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  • The Industrial Revolution: The State, Knowledge and Global Trade by William J Ashworth
  • Jeff Horn (bio)
The Industrial Revolution: The State, Knowledge and Global Trade. By William J Ashworth. New York: Bloomsbury Publishing, 2017. Pp.352. Paperback $21.99.

This is a smart, combative book that fills an important niche in our understanding of the Industrial Revolution. William J. Ashworth challenges the notion that it was Britain's unique culture that allowed scientific knowledge to become an open access "public good" that provided the impetus for modern economic growth. Borrowing Andre Wakefield's memorable phrase, he terms this "leading consensus in mainstream Western economics" "Disney history" (p. 244). Instead, Ashworth argues convincingly that "what really set eighteenth-century Britain apart was the peculiar strength and distinctive policies of its state, born primarily of war" (p. 245).

Twelve chapters, an introduction, and an epilogue lay out a powerful interpretation focused on the role of the British government in developing technical knowledge and industrial experience. He also shows how the regulation of trade generated the surpluses that enabled Britain to build a relatively effective and efficient fiscal-military state. Ashworth emphasizes the need for a long-term global view that recognizes Britain's debt to other countries and parts of the world as well as a recognition of the importance of illiberal policies in nurturing industrialization. As a summary of both his own and others' contributions to disputing a direct and preeminent place of scientific knowledge in industrialization championed by Joel Mokyr and Margaret C. Jacob, among others, Ashworth's book succeeds admirably.

Ashworth's under-appreciated monograph on the excise tax and its role in regulating industry, generating income, and spreading knowledge has contributed much to this book, as has the work of Leonard Rosenband. Ashworth has, however, also read widely and deeply in the economic and technological literatures and has marshalled additional evidence that gives both weight and texture, taking this work beyond a typical textbook-style account. He considers the international market for textiles especially with the European continent and South Asia, but with reference to China and the Atlantic world, including Africa. I would have liked greater consideration of the implications of Joseph Inikori's groundbreaking study (Africans and the Industrial Revolution in England, Cambridge University Press, 2009): namely, the question of how much weight should be given to Britain's involvement with slavery and the slave trade in funding its fiscal-military state and the Industrial Revolution; but Ashworth's account undermines many assumptions about British "superiority" in the eighteenth century (see Inikori).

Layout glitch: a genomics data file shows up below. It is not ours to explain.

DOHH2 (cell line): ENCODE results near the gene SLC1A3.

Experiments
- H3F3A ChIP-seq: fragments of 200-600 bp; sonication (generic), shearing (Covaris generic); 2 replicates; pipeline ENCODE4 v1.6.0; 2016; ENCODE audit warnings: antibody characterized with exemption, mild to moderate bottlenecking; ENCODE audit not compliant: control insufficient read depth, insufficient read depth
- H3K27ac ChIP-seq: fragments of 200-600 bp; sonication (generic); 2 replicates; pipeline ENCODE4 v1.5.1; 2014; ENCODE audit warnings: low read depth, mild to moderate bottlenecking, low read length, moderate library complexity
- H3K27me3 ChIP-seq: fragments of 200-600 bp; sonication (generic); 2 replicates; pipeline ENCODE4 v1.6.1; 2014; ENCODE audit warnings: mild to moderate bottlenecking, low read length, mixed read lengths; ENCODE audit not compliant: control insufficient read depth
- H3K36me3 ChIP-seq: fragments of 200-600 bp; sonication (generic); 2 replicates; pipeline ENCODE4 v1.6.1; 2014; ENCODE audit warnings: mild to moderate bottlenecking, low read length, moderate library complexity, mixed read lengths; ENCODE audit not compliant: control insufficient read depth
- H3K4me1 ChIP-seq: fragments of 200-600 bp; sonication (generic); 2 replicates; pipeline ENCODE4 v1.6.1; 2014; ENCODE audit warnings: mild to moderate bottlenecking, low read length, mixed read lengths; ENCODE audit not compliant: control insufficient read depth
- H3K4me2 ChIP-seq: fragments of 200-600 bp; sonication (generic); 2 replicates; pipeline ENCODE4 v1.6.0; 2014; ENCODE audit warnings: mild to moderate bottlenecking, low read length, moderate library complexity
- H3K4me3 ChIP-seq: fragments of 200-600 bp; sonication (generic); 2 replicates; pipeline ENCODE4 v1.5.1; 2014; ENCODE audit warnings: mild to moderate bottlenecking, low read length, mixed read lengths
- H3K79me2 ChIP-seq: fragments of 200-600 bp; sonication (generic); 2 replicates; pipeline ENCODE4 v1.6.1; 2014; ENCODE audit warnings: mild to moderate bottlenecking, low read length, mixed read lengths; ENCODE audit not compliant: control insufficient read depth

The heart of the book (chapters 5–7) explores "State Protection and Industrial Development," "The State as Arbiter of Production," and "Balancing Tax and Industry: The Regulation of Domestic Manufactures," [End Page 967] respectively. These three chapters demonstrate decisively how profoundly the British state was engaged in supporting the technical elements of manufacturing and turning a relative weakness in the mid-seventeenth century to a decisive advantage 125 years later. In manufacturing category after category, Ashworth shows the key role of foreign experts in improving English production and how important the tariff barriers and export subsidies offered by the state were in protecting old industries and developing new ones. Nor, he reiterates, was scientific knowledge directly responsible for any of the industrial breakthroughs of the era, a well-known but frequently ignored element of the argument about the importance of the knowledge economy. Ashworth also makes frequent comparisons to government action in other countries, especially France, to show that what the British were doing was different only in specific means, not in its goals or depth. In fact, Ashworth's work points to the greater role of the British state in industrial development than its industrial rivals, at least until the early nineteenth century, when the island nation's advantages were in place.

Ashworth explicitly adopts a Thompsonian approach to considering the lived experience and culture of laborers during early industrialization (pp. 201–07). However, Ashworth, unlike E. P. Thompson, downplays the fiscal-military state's repression of workers and their culture. Nor is Ashworth's account of the mechanisms of political economy involved in the nineteenth-century switch from protectionism to...


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pp. 967-968
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